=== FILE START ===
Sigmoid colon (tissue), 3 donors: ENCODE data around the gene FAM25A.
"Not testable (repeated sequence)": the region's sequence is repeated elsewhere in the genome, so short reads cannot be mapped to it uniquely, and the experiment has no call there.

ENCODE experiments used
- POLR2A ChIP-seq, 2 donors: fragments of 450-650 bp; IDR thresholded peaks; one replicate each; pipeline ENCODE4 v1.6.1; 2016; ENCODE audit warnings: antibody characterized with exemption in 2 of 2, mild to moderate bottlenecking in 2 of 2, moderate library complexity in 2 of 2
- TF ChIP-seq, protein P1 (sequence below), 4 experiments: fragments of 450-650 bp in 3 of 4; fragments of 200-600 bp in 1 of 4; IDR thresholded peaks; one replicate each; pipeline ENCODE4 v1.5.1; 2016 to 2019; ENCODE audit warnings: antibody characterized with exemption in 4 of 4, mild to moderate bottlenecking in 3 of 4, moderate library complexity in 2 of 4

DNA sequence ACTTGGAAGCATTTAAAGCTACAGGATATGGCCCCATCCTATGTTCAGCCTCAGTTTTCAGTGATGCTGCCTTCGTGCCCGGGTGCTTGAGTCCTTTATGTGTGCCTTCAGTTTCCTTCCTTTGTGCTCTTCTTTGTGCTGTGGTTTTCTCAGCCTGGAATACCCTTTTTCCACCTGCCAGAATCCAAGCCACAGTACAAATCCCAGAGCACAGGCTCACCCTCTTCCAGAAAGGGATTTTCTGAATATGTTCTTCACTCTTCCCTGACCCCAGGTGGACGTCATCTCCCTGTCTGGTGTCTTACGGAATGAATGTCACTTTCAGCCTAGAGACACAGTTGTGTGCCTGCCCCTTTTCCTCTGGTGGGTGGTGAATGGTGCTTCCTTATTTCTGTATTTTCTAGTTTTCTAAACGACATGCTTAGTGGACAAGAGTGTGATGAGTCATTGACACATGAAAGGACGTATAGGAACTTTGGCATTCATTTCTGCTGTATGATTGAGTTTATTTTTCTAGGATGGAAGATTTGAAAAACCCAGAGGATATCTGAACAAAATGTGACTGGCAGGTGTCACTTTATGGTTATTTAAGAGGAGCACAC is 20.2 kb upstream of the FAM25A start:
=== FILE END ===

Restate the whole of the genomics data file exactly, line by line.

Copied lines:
Sigmoid colon (tissue), 3 donors: ENCODE data around the gene FAM25A.
"Not testable (repeated sequence)": the region's sequence is repeated elsewhere in the genome, so short reads cannot be mapped to it uniquely, and the experiment has no call there.

ENCODE experiments used
- POLR2A ChIP-seq, 2 donors: fragments of 450-650 bp; IDR thresholded peaks; one replicate each; pipeline ENCODE4 v1.6.1; 2016; ENCODE audit warnings: antibody characterized with exemption in 2 of 2, mild to moderate bottlenecking in 2 of 2, moderate library complexity in 2 of 2
- TF ChIP-seq, protein P1 (sequence below), 4 experiments: fragments of 450-650 bp in 3 of 4; fragments of 200-600 bp in 1 of 4; IDR thresholded peaks; one replicate each; pipeline ENCODE4 v1.5.1; 2016 to 2019; ENCODE audit warnings: antibody characterized with exemption in 4 of 4, mild to moderate bottlenecking in 3 of 4, moderate library complexity in 2 of 4

DNA sequence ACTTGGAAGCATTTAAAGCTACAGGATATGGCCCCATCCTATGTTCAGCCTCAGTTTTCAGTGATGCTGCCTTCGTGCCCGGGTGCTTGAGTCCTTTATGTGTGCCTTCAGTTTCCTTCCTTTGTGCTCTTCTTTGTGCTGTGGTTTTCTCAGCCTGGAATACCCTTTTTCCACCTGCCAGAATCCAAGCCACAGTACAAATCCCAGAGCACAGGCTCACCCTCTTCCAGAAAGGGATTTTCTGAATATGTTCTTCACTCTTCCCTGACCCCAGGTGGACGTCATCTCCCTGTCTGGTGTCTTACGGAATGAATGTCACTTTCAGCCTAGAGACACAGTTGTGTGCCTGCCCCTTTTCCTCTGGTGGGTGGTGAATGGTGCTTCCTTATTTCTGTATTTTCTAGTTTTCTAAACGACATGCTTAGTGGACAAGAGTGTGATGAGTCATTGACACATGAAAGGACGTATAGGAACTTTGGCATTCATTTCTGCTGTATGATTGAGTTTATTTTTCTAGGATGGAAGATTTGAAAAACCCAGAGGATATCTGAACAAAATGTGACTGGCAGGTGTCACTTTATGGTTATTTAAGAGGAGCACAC is 20.2 kb upstream of the FAM25A start: